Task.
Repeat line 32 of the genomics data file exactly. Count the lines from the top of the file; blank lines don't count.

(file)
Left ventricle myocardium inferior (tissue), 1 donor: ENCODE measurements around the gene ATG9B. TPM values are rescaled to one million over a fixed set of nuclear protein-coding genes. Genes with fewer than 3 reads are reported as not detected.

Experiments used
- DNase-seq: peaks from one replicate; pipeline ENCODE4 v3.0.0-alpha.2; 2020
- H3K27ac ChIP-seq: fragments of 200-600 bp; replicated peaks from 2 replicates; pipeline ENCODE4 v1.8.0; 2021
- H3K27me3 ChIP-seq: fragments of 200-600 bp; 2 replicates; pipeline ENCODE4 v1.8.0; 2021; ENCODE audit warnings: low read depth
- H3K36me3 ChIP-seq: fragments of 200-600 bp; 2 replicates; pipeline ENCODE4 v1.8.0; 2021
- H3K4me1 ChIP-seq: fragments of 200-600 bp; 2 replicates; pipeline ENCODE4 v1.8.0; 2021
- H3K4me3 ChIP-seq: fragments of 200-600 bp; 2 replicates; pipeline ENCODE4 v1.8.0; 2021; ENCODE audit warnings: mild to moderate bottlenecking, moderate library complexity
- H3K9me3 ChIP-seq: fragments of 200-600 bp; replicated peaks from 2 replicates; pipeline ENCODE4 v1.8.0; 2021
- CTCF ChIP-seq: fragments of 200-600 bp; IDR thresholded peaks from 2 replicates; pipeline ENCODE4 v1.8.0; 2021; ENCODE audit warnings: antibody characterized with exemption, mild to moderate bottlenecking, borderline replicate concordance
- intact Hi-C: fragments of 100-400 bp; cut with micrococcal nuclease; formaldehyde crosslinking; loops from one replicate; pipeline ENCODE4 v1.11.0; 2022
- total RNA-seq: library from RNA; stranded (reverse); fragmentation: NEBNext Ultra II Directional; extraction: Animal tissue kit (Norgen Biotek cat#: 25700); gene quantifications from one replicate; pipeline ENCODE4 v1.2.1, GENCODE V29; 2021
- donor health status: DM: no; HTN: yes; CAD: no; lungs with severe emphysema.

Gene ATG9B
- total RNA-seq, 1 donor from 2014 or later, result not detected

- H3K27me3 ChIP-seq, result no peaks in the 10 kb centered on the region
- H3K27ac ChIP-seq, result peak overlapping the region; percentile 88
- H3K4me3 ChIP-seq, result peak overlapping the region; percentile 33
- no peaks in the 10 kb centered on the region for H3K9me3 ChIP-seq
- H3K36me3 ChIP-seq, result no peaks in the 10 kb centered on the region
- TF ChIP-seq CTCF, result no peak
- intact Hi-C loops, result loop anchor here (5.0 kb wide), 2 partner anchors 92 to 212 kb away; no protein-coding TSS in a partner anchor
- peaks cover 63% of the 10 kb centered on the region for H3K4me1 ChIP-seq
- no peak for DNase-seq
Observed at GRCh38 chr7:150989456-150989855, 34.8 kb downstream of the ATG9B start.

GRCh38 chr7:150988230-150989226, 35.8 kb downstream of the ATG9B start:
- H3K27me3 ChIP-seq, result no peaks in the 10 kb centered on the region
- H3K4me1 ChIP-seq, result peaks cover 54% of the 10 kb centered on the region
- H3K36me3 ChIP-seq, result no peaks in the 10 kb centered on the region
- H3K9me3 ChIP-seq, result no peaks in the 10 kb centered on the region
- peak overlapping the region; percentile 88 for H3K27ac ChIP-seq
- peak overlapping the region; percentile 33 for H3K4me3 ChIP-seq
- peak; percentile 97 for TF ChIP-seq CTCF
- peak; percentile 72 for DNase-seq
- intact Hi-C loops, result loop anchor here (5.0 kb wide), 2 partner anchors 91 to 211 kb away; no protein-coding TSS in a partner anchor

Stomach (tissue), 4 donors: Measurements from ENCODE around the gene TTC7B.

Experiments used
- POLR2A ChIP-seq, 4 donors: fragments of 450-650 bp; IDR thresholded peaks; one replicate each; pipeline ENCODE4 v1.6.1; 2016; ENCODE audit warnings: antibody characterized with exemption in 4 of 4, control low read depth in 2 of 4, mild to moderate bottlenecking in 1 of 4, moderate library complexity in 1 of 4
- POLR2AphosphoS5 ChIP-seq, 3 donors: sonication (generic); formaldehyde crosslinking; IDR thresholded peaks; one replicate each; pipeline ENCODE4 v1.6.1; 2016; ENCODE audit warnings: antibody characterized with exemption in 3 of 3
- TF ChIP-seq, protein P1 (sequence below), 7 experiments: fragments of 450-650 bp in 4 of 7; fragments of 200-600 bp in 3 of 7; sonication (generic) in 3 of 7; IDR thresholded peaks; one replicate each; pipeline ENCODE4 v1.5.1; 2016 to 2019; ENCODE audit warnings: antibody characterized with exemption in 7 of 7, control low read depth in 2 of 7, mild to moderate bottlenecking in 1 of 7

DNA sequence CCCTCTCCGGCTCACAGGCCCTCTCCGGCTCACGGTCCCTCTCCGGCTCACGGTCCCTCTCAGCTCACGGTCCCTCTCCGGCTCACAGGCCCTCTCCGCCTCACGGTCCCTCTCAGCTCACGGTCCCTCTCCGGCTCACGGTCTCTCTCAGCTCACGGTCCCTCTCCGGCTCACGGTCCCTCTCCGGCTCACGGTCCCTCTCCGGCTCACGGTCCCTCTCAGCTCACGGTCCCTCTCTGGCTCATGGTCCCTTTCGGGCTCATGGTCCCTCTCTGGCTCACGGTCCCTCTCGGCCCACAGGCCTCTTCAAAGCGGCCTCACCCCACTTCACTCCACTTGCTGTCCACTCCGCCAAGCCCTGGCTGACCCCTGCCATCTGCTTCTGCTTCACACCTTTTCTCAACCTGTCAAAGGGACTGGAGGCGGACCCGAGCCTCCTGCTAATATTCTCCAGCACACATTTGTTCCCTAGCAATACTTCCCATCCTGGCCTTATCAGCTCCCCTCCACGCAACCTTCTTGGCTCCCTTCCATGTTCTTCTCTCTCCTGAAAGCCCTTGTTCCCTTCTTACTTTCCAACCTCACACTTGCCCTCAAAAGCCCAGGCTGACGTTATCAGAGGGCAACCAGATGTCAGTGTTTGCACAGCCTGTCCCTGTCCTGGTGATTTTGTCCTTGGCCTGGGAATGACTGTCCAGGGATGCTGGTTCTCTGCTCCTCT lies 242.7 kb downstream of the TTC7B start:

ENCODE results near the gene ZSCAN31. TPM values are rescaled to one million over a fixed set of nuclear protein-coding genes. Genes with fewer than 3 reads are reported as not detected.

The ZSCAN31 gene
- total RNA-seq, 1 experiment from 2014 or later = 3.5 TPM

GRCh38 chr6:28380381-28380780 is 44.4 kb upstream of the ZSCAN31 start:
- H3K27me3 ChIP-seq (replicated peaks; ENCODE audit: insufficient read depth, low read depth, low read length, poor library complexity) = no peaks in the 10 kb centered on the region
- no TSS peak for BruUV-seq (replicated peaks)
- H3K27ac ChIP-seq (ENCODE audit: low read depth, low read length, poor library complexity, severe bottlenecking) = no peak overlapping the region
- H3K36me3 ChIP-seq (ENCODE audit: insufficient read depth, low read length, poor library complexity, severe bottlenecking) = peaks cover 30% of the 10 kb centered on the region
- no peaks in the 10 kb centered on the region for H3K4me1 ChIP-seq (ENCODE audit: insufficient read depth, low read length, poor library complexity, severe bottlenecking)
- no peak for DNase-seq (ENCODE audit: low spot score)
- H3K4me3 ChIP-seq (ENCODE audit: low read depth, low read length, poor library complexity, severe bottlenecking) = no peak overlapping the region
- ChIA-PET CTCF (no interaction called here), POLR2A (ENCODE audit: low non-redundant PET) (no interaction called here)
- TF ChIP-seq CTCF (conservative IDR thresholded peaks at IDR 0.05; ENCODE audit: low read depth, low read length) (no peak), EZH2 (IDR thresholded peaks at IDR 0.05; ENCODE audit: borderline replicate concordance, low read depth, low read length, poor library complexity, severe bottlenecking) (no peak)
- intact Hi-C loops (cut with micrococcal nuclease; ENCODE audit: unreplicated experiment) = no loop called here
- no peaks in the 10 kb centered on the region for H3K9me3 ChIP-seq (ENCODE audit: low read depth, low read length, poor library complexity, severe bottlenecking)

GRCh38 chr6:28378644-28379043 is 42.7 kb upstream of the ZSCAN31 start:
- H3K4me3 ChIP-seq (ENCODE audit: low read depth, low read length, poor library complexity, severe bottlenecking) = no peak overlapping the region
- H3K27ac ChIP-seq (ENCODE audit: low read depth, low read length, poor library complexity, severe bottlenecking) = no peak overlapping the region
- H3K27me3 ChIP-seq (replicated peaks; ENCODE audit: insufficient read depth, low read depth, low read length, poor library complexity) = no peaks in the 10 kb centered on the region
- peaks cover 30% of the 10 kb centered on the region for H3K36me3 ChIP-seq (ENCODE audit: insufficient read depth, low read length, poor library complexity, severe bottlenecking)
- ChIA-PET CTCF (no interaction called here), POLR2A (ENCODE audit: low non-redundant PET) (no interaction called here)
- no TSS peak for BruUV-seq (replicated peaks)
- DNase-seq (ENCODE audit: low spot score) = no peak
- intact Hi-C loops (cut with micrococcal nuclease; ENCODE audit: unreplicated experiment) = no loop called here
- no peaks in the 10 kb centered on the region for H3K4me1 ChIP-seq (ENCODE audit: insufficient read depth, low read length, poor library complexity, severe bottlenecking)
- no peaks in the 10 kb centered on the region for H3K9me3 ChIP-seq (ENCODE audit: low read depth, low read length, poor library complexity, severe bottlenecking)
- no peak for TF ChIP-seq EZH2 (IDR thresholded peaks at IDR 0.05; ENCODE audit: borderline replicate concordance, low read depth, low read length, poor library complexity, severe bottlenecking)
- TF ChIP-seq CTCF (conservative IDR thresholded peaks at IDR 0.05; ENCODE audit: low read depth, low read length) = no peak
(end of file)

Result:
- peak overlapping the region; percentile 33 for H3K4me3 ChIP-seq